Air cap cleaning
How do you clean the small air holes next to the nozzle of a spray gun? I am not talking about the larger horn air holes.
I use a torch tip cleaner. I have several since I find them useful for all kinds of things in the shop.
I started with absolutely nothing. Now, thanks to years of hard work, careful planning, and perseverance, I find I still have most of it left.
I use a tooth pic, the kind the dentist gives you that has a rubber tip on it.
A wooden one works too.
Also, a ultrasonic cleaner works real good.
I soak the aircap in lacquer thinner and then use a toothbrush to push out any residual residue.   That seems to work on WB finishes as well as the shellac I use.  

I'm pretty new to spraying and have mostly used shellac and WB poly so far. I have a LVLP gun that has some very small orifices. When I'm finished spraying, I first spray about 1/2 cup of solvent for the finish I was using through the gun (for WB, I add some soap). Then take it apart and soak everything in the same solvent and run a pipe cleaner through the larger holes. Then blow it all out with compressed air.
Soak it in lacquer thinner and blow it out. I also bought the cheap acid brushes from Harbor Freight an cut the bristles down to about 1/4 inch. They're really good for cleaning off loose finish without scratching up the parts. I tried not to use anything metal, especially on aluminum parts but sometimes it couldn't be avoided. Scratches will effect airflow. After scratching up a few air caps with welding torch cleaning tools, I switched to using carburetor cleaning tools. They're cheap and safer on the guns. The key is to take off the cap and tip as soon as you quit spraying and get them in the LT to soak. That way, everything just blows out with compressed air. As a professional, I had to constantly watch over my shoulder and be 'compliant" because of EPA regulations so I couldn't spray any cleaning solvent through the gun... like the good old days. It's a good idea to pull out the needle too and clean it up. More than just the tip gets buildup on it. So does the shaft. When it starts building up on the shaft, it causes other problems and builds up inside the gun at the needle seal. If you don't keep that area clean, it will start binding and your trigger won't release so it will keep spraying even when you don't want it to. It will also destroy that seal if not kept clean. I keep a plastic qt bottle with a spout on it full of LT. When finished spraying, I pushed a good amount of LT through the gun. Did this over a plastic trash can.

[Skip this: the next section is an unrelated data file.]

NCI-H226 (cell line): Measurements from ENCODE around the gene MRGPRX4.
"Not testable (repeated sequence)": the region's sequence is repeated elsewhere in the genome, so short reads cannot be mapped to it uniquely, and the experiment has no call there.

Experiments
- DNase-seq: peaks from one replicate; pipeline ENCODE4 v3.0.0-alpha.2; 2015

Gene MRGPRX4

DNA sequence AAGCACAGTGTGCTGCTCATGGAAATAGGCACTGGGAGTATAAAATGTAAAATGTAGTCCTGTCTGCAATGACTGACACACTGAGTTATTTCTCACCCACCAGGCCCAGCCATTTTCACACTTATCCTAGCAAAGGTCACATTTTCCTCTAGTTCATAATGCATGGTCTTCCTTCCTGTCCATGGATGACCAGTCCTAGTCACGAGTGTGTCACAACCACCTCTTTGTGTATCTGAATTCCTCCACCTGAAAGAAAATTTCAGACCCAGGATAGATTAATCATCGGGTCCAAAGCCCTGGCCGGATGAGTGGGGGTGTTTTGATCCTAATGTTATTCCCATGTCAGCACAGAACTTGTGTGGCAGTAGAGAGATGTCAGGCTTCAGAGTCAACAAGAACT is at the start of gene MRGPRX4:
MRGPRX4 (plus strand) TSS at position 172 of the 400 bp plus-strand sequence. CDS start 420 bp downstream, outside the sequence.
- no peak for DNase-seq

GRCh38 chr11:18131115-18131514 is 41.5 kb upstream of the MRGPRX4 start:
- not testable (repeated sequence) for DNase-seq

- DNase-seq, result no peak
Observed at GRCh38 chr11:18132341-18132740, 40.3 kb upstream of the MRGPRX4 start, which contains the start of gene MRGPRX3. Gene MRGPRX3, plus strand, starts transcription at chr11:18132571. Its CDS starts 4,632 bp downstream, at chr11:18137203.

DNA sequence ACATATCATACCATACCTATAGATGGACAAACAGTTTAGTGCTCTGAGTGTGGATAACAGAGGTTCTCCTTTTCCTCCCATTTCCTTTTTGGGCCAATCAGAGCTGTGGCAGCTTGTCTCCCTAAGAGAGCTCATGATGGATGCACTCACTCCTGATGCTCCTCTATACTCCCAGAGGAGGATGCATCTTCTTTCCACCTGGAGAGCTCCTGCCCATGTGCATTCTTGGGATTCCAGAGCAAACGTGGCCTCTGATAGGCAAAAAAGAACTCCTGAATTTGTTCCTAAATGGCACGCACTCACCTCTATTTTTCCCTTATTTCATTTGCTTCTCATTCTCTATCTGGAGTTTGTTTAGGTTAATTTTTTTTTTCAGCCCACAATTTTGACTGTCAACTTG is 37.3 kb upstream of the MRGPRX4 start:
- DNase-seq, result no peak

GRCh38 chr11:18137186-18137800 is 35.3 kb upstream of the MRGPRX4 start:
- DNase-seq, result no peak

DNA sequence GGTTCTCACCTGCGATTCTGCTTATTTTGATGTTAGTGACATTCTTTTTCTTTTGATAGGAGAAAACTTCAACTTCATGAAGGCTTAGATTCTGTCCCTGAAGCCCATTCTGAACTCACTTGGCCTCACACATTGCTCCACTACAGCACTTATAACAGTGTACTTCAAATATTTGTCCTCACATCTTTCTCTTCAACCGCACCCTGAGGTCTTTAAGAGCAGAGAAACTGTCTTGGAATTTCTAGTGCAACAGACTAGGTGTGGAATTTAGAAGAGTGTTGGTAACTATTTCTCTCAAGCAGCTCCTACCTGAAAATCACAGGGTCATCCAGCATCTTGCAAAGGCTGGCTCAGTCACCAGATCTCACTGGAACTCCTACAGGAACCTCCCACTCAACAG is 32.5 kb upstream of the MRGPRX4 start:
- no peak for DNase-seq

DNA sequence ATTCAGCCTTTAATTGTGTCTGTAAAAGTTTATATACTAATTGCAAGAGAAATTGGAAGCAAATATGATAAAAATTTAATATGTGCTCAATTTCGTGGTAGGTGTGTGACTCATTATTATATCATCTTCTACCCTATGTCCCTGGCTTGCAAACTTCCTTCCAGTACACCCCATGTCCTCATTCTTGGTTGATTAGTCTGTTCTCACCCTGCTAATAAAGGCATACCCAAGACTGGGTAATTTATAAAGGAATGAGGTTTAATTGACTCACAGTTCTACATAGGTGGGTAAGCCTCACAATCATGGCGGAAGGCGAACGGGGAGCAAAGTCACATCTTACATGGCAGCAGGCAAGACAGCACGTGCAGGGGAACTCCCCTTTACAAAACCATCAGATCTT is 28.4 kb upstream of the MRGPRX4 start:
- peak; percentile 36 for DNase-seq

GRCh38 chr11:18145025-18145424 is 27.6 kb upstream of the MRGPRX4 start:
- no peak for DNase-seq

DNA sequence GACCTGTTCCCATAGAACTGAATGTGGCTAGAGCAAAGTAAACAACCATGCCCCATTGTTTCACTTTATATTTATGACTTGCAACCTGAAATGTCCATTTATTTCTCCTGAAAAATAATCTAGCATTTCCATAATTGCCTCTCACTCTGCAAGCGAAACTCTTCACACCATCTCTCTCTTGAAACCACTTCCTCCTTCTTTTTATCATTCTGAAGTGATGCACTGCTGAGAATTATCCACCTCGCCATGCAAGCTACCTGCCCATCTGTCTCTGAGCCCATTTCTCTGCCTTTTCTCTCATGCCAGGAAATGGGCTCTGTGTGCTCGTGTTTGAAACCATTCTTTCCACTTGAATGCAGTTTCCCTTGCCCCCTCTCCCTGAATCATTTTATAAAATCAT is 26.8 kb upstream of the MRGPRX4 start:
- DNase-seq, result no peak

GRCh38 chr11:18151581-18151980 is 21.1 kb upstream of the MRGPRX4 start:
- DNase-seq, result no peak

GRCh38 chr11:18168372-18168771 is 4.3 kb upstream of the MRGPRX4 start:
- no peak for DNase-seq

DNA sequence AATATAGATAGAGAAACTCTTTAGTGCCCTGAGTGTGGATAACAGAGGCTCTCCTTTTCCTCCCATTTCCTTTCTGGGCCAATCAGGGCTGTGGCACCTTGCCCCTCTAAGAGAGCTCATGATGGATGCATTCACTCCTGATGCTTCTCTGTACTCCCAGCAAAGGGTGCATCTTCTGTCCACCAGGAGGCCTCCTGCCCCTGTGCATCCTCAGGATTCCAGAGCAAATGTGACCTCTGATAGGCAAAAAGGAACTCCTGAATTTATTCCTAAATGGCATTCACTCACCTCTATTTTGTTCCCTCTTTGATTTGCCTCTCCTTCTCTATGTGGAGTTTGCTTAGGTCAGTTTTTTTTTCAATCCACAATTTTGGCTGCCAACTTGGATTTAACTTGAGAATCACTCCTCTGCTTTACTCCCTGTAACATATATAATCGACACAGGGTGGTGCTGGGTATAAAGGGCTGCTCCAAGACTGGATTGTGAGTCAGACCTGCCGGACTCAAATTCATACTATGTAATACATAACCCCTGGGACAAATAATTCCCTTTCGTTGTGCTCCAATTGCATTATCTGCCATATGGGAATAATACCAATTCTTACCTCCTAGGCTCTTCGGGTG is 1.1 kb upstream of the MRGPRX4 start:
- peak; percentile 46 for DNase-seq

Carb cleaning tools, they're cheap... buy 2

Make sure your bottles are HDPE plastic so the LT doesn't eat them.

16oz HDPE bottles with pour spouts.

I like the brown/amber qt HDPE Barrier bottles like what you'd see in a lab but they can be hard to find. They hold up a lot better.

A poor man's alternative are the empty Ketchup and Mustard bottles at WalMart but make sure they have the plastic cap with the red removable pop-off cap. The twist caps don't work well, they restrict flow. You'll probably need to cut the tip down a little to get more flow through it to really be able to push enough LT through it to wash out your gun. Just make sure they are HDPE.
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The amount of finish that builds up on my gun's needle and air cap is strongly influenced by what finish I'm spraying, or brand.  I almost always have buildup when spraying GF's products.  On the other hand, I can spray TC's products all day long w/o having to clean the needle or air cap.  I usually use GF's products, however, for other reasons, so I'm stuck with cleaning more often.  


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